Patent application title: Battery charging system and method for cableless charging of a battery
Thomas Komma (Ottobrunn, DE)
Thomas Komma (Ottobrunn, DE)
Stephan Rupf (Claussnitz, DE)
Jörg Weiss (Chemnitz, DE)
IPC8 Class: AB60L1118FI
Class name: Electricity: battery or capacitor charging or discharging cell or battery charger structure charger inductively coupled to cell or battery
Publication date: 2015-10-15
Patent application number: 20150291042
A battery charging system for cablelessly charging a battery includes a
primary-side charging unit as a primary side, a secondary-side charging
unit as a secondary side, a transformer having a primary-side winding as
part of the primary side and a secondary-side winding as part of the
secondary side, one controller on the primary side and one controller on
the secondary side, one voltage sensor on the primary side and one
voltage sensor on the secondary side, one current sensor on the primary
side and one current sensor on the secondary side, one communication unit
on the primary side and one communication unit on the secondary side, and
one direct current converter provided on the primary side only.
12. A battery charging system for cablelessly charging a battery, the battery charging system comprising: a primary-side charging unit as a primary side; a secondary-side charging unit as a secondary side; a transformer having a primary winding as part of said primary side and a secondary winding as part of said secondary side; a controller on said primary side and a controller on said secondary side; a voltage sensor on said primary side and a voltage sensor on said secondary side; a current sensor on said primary side and a current sensor on said secondary side; a communication unit on said primary side and a communication unit on said secondary side; and a DC/DC converter disposed only on said primary side and implemented as a component of a single, primary-side power control loop of the battery charging system for solely indirect control of a charging current of the battery, said power control loop having parameters determined by a calibration process periodically carried out during charging of the battery, and said calibration process determining an efficiency of said transformer based on current and voltage values respectively measured by said secondary-side current sensor and said secondary-side voltage sensor.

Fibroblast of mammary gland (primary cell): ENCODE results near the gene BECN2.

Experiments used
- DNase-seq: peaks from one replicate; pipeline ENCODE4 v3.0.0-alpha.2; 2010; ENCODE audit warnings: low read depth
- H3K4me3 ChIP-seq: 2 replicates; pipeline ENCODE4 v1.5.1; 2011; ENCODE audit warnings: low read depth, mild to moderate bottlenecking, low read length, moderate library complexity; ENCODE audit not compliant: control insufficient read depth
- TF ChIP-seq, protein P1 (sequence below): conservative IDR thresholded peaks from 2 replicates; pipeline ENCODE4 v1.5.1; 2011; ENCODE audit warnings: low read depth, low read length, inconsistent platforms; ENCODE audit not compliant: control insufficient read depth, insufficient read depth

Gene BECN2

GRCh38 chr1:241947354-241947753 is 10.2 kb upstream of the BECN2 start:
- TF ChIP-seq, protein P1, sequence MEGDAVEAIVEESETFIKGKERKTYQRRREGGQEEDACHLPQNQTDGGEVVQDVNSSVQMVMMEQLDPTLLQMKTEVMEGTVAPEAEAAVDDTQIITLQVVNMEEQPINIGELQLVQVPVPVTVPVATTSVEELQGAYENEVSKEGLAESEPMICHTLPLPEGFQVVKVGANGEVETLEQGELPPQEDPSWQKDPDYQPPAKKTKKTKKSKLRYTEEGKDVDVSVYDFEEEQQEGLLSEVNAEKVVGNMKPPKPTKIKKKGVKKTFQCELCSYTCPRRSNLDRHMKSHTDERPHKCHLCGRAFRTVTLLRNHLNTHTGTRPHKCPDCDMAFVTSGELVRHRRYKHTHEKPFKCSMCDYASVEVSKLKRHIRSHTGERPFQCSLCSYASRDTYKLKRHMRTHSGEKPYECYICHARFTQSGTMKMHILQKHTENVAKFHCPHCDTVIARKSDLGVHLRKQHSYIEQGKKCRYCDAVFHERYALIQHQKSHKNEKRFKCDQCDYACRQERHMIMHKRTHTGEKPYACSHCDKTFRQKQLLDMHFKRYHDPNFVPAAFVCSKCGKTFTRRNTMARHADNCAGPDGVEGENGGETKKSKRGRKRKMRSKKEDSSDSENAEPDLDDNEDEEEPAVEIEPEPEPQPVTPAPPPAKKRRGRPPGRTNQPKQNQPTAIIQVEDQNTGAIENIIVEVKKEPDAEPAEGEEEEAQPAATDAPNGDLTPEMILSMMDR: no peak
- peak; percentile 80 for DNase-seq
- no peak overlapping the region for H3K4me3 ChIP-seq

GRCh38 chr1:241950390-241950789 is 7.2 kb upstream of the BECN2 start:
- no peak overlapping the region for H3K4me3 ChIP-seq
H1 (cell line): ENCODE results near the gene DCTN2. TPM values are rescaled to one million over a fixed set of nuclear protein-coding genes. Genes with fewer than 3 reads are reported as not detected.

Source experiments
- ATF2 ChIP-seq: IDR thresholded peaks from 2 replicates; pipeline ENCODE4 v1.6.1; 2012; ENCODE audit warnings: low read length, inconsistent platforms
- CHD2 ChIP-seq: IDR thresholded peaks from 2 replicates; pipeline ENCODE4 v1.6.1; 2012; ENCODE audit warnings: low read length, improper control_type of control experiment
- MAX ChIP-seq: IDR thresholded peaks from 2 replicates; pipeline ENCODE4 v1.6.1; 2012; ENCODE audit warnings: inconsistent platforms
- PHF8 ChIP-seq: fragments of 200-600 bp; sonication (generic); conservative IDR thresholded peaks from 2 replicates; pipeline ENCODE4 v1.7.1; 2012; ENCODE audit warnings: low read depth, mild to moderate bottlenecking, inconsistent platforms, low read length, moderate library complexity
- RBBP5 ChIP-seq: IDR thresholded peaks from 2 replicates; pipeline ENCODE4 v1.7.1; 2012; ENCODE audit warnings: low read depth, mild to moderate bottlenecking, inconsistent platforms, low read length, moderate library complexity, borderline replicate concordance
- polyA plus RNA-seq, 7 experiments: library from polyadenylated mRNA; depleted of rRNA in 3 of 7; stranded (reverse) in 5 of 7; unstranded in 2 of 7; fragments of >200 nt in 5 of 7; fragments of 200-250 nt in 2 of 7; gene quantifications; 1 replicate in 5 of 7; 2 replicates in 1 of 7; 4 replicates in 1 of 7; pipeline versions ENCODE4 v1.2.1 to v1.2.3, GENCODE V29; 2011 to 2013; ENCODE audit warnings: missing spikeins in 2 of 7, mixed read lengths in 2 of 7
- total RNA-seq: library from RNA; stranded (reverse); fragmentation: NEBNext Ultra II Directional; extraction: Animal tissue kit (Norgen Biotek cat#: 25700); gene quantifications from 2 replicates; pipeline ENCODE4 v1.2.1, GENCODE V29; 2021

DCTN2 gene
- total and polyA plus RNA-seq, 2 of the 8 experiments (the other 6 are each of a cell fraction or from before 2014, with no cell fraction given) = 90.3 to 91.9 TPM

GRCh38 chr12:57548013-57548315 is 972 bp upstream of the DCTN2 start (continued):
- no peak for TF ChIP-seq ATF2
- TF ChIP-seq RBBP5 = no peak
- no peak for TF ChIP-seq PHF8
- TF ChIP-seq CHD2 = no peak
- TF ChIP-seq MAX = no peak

13. The battery charging system according to claim 12, wherein said secondary-side voltage sensor has a higher measuring accuracy than said primary-side voltage sensor.
14. The battery charging system according to claim 12, wherein said secondary-side current sensor has a higher measuring accuracy than said primary-side current sensor.
15. An electric vehicle, comprising a battery charging system according to claim 12 for charging the electric vehicle.
16. A method for cablelessly charging a battery by using a split battery charging system, the method comprising the following steps: transferring electric power from a primary side of the battery charging system to a secondary side of the battery charging system using a transformer; connecting the battery to be charged to the secondary side of the battery charging system; controlling a charging current of the battery solely indirectly by a single power control loop disposed on the primary side; and periodically carrying out a calibration process during charging of the battery in which efficiency changes of the transformer are detected and compensated by adjusting parameters of the primary-side power control loop.